React Native from a Mobile Developer Perspective

I spend a few days writing my first Android and iOS app with React Native (I’m an experienced mobile developer). I didn’t want to write a demo app that does just the basics, and I wanted to explore the things that could be problematic with React Native:
  • The app must feel like any native app: smooth and looks like native on both iOS and Android. For example: a toolbar (with text and icon buttons), respecting material design margins, transition between screens, etc.
  • Easy way to access local storage (sqlite for instance).
  • Handle push notifications.
  • Make sure the tools are good: IDE, checkstyle, linter, debugger, etc.
  • Generated app size.
The app I wrote is totally useless (it’s a mix of navigable screens via tabs and stacks, with lists, buttons, icons, images, cards, etc).

The awesome

  • React components. React components are really powerful, especially when you compare this with the traditional way of grouping views in Android (aka. Fragments). Really nice to separate purely visual components and components that handle the logic (aka dumb and smart components). Great to compose bigger components from atomic components.
  • React ecosystem. Especially Redux. I’m not familiar with JS and the setup was not easy. Redux’s store maintains the app state and it’s interesting for mobile because it can also be used for navigation. If your store is well structured, you won’t have to think about things like activities going to the background or device rotations. There are plenty of redux middlewares that allow you to do complex things by just adding a few lines of code.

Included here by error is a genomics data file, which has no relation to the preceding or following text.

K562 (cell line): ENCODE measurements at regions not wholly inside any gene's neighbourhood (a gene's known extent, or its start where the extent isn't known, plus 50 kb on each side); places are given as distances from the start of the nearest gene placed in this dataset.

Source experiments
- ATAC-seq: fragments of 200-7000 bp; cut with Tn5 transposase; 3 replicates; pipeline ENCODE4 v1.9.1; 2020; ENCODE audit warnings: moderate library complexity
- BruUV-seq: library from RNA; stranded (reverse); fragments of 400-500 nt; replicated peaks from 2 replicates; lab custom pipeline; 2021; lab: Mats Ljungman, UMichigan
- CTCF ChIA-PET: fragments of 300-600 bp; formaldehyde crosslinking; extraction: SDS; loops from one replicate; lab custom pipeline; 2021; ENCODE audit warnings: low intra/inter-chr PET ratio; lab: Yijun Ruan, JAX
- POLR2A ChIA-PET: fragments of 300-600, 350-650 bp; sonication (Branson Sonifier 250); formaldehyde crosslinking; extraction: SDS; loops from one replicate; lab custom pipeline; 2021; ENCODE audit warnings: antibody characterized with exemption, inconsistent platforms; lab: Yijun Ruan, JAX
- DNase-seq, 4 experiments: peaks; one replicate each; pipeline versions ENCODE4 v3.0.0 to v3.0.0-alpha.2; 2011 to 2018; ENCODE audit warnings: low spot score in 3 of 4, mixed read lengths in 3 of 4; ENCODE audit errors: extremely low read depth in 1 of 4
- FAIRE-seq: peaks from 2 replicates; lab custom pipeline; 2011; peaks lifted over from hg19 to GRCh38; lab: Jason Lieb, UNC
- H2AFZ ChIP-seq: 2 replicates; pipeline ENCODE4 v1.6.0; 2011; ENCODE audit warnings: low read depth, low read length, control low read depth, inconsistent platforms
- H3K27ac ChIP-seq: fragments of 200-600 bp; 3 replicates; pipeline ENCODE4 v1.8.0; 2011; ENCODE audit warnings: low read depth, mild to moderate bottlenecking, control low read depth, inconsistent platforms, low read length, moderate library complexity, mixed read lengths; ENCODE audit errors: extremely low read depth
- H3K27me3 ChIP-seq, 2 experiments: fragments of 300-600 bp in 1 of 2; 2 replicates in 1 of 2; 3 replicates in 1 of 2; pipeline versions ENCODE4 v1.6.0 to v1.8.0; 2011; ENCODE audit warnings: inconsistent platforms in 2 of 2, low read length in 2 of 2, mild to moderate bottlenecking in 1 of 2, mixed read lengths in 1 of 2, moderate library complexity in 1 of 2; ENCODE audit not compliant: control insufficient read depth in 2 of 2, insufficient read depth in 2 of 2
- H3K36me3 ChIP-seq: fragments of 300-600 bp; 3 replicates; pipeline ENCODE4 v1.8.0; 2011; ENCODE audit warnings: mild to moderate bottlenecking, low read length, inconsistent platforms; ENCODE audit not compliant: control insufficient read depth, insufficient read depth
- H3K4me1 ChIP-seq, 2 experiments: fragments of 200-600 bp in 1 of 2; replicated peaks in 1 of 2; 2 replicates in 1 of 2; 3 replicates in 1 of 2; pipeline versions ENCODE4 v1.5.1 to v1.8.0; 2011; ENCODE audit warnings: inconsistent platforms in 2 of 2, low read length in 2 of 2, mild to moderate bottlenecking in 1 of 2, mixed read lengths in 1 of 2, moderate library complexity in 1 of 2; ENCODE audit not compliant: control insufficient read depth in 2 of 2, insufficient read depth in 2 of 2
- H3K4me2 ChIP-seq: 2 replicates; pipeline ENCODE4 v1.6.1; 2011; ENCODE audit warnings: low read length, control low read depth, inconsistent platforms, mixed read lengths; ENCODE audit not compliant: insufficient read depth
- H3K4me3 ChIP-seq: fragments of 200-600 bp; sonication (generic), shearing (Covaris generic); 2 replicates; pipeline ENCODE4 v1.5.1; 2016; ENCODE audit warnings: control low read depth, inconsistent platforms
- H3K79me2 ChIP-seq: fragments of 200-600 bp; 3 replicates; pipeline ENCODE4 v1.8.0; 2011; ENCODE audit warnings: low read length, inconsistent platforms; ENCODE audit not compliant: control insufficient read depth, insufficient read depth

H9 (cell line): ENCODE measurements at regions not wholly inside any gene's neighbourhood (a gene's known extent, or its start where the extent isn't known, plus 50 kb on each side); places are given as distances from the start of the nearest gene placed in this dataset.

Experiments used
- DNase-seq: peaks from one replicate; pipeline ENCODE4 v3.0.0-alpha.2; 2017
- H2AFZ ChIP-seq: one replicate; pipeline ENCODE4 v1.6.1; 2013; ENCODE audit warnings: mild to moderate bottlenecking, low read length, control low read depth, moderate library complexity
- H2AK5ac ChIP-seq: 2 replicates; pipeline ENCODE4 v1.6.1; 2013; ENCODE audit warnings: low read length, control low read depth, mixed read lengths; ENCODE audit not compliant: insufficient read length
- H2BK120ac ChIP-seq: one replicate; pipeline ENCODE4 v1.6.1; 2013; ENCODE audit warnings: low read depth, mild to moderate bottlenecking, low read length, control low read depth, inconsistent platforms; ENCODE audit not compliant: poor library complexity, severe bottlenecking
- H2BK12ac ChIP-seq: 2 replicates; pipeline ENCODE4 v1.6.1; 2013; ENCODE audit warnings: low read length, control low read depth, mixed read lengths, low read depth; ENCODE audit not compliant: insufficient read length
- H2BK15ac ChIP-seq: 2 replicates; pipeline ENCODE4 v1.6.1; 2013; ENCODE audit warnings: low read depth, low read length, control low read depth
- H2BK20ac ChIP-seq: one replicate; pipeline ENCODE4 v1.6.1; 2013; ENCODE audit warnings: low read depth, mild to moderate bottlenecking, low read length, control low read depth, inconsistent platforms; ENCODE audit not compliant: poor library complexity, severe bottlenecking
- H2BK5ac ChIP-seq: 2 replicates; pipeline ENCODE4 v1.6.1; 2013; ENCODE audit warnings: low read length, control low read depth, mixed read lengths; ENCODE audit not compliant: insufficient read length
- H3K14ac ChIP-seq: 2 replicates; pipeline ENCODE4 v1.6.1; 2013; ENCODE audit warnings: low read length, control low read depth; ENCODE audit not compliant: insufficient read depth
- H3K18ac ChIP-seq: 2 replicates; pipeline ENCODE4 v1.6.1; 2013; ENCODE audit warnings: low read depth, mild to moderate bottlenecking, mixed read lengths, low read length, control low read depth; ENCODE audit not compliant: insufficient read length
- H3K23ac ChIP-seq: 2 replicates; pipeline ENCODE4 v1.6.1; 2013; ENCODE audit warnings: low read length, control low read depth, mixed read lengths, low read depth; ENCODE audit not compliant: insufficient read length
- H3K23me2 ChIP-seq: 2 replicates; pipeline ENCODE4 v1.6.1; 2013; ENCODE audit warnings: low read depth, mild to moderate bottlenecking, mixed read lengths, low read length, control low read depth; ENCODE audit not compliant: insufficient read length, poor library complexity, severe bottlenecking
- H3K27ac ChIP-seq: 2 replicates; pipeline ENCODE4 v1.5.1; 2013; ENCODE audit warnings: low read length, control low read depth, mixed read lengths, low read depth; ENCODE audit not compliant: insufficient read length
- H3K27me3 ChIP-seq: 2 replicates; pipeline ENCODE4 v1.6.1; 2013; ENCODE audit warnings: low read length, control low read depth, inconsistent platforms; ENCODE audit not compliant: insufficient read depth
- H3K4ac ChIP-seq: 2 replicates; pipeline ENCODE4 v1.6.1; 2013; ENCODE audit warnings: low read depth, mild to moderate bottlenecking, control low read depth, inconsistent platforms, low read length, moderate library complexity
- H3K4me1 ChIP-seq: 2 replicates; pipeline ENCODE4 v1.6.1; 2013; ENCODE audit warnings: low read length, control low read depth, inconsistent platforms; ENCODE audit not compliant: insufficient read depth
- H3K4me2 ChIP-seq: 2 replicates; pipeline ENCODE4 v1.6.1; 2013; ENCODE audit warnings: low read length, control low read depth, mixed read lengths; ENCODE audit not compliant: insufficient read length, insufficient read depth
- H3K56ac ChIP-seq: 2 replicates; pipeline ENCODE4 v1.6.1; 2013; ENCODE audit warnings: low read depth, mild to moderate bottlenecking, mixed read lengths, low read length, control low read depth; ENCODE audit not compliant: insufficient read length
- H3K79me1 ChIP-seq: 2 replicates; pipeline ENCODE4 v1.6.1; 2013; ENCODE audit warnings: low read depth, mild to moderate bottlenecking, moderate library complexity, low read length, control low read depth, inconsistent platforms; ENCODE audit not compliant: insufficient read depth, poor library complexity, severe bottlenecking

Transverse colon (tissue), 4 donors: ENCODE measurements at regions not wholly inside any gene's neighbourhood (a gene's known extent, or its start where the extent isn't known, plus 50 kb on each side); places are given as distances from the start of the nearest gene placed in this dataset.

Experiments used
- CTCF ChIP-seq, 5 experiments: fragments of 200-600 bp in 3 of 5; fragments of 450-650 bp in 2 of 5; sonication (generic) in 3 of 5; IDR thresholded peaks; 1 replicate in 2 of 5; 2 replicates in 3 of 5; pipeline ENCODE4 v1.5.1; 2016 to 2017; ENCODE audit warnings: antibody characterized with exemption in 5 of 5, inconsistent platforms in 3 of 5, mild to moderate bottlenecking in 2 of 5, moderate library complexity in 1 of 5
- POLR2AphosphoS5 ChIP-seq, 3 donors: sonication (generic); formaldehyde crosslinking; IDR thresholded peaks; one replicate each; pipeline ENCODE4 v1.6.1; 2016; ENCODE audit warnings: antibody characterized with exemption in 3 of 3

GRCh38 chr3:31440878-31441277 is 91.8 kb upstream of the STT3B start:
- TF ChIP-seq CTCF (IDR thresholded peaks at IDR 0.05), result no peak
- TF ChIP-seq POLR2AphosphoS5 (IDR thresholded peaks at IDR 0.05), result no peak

• Hot reloading. It works and it’s fast. Save your source file and ~200ms second later you can see the change on your emulator / device.

The good

  • Modern Javascript. I remember when I tried to start a react native app ~2 years ago, I was fighting with JS to write a simple class or export a function. It’s solved in ES6, and the syntax is clean. It’s not the only thing coming from ES6 and ES7, but this simple thing made my life much easier.
  • Flexbox. I like it, never had any issue to create something I wanted, I was a bit confused with alignItems but that’s the kind of thing you learn by using the tools.
  • Type checking. I discovered flow after reading some examples. It allows you to type check your JS code. Coming from Java/Kotlin/ObjC/Swift development, this is pretty nice to have. (Typescript is another alternative and seems pretty easy to setup).
  • NativeBase. It’s a set of native components (built on top of the official components), that allow to write themeable cross platform apps. Some nice utilities as well (includes thousands of icons for example). I used the Card, Button and Checkbox components, they look like native can be mixed with “standard” components. This is why I can say my app looks like a native app. That wouldn’t be the case if I only used the core components.
  • Adding new dependencies. It’s actually easier than in an Android project. Example to add the react-native-fs dependency:
# Add the JS dependency: 
$ npm install react-native-fs --save 

# Link the native module in the iOS and Android projects: 
$ react-native link react-native-fs
  • You have an iOS device, but you don’t have a Mac or you don’t want to install XCode? Expo allows you to write basic React Native code (ie. without external native modules). A bunch of utilities are bundled with the library so you shouldn’t have to install external native modules for a basic app. You can even do some basic experiments from your browser, thanks to Expo Snack.